JAKARTA, Indonesia (CNN) -- Heavy rains smashed through a dam near Indonesia's capital Friday, unleashing a torrent of water that plowed into hundreds of homes and killed at least 52 people in what some survivors described as a suburban "tsunami."
Members of a search and rescue team look for bodies around upended trees and vehicles near Jakarta Friday.
Sleeping residents were taken by surprise by the powerful flash flood as it crashed through Jakarta's crowded Cirendeu suburb, in the early hours of the morning.
Rescue crews suspended their search for survivors overnight Friday evening, the National Disaster Coordination Agency said. The agency put the death toll at 52 with 17 missing.
It said 33 people were injured and 1,490 left homeless. The Indonesian Health Ministry put the death toll higher at 58 people.
After the deluge, drenched, injured and shivering survivors took refuge on the rooftops of their homes as rescuers in rubber boats struggled to reach them.
Social affairs spokesman official Mardjito, who like many Indonesians goes by one name, said relief efforts were being hampered by debris from the dam.
"We're still trying to get into the houses, but the problem is, mud is getting in our way," he said.
Pictures from the scene showed the pulverized ruins of wooden buildings emerging as brown muddied waters subside. Watch scenes of the flood devastation »
Indonesian President Susilo Bambang Yudhoyono, currently on the campaign trail ahead of elections later this year, said he had ordered senior ministers to visit the scene of the disaster.
"On behalf of the government, I express my condolences to the families of the dead victims and may their souls be accepted by God almighty," he said, according to the official Antara news agency.
The rain obliterated a 255-meter-long section of the dam at around 4 am local time, releasing a wall of water from the 20-hectare lake that some survivors said reminded them of the tsunami that hit Indonesia in 2004.
"They said they had heard loud rumbling sounds like during a powerful earthquake. They later found out that the sounds came from the water rushing out from the dam's lake," Antara said.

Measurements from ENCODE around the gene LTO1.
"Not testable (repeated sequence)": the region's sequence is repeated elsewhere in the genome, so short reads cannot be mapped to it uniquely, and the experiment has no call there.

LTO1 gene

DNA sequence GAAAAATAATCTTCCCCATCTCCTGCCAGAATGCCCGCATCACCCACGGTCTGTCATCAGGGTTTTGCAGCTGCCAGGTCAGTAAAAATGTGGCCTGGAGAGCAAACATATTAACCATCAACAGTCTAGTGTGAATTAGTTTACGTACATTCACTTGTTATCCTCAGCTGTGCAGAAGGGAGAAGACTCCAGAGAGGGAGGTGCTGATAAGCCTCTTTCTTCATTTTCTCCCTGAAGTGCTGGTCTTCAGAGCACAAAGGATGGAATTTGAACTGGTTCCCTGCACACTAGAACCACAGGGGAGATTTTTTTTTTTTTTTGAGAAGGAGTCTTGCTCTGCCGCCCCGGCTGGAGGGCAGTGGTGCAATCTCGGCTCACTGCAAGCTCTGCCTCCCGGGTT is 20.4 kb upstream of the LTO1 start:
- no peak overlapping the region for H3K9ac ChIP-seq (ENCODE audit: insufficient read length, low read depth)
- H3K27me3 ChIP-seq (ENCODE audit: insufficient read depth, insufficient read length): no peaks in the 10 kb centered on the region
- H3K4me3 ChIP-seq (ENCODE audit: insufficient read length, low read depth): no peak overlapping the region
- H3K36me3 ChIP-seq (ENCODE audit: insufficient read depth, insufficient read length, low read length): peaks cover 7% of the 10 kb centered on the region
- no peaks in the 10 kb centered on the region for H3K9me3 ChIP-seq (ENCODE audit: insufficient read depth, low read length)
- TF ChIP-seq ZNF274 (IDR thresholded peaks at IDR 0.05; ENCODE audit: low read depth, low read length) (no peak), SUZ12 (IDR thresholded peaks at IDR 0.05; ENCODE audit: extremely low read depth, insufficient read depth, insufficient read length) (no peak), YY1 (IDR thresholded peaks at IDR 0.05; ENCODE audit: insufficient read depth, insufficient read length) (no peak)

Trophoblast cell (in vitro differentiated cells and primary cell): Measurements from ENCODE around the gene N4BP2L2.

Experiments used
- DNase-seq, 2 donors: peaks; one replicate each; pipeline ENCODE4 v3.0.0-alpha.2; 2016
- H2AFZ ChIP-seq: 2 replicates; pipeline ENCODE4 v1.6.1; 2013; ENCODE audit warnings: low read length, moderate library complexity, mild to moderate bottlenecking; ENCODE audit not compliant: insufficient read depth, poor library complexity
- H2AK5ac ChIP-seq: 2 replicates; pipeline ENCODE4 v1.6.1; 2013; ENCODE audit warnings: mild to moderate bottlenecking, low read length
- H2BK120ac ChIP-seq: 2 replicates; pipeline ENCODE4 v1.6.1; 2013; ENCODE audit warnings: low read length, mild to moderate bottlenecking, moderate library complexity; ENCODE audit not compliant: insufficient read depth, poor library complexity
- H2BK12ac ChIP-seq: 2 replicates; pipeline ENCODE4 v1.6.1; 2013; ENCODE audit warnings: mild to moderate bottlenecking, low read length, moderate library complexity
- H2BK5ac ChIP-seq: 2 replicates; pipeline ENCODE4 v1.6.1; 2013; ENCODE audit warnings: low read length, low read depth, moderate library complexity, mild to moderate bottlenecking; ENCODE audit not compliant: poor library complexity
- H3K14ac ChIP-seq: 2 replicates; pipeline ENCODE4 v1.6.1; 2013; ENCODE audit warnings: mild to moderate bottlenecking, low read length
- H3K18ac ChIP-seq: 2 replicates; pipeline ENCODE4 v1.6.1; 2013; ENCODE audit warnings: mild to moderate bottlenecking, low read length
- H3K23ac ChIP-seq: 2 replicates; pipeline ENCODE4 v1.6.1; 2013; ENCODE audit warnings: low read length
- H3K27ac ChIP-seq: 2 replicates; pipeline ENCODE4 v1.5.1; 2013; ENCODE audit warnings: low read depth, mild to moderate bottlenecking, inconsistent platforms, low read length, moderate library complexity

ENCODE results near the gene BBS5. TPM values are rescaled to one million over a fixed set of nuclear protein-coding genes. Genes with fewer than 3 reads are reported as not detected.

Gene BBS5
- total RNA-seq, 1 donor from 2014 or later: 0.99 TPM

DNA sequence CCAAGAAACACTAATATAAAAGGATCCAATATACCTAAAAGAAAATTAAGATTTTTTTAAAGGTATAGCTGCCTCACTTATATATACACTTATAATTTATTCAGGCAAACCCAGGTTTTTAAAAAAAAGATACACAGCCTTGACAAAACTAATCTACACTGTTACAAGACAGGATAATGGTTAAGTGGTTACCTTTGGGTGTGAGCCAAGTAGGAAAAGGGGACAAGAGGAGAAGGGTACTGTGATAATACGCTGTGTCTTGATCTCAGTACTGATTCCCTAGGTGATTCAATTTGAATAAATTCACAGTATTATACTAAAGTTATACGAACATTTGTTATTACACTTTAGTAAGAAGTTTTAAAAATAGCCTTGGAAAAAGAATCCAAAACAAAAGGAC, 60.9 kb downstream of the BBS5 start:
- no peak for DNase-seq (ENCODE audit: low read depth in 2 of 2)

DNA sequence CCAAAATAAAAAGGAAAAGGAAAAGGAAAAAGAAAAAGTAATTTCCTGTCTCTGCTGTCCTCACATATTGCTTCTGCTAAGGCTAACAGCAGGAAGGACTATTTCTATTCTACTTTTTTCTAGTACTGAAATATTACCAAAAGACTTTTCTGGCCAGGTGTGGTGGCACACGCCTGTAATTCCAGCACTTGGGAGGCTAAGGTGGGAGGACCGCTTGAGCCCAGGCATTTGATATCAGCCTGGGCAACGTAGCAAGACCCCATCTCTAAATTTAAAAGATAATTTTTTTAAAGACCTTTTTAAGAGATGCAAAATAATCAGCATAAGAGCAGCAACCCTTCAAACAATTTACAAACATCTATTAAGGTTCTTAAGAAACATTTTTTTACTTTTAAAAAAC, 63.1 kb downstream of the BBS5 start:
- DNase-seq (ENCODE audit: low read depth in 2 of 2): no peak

Survivors told stories of dead relatives and harrowing brushes with death as they struggled to escape rising waters.
Dewi Masitoh, a 40-year-old housewife, told the AFP news agency that she escaped with her husband and two daughters after they saw rising water reach the door of their stilt house.
"We were on the second floor but my daughter went back downstairs when the window broke and water gushed in. My husband jumped in and pulled her out of the water by her neck.
"I punched a hole through the roof and we all climbed up through," she said, showing cuts and scratches on her arms."
Floods from heavy rains are an annual occurrence around Jakarta, a low lying city on the northern coast of Java island, where poor infrastructure often results in polluted canals and rivers spilling their banks and spilling into thousands of homes.
In 2007, 38 people were killed and 430,000 forced from their homes when storm waters three meters deep in some places swamped 75 percent of the capital, which is home to about 9 million people.
With poor sanitation and a hot and humid climate, the risk of water-borne diseases is usually a major concern following floods in the city, where mosquito-transmitted malaria is also a threat.
CNN's Andy Saputra contributed to this report.
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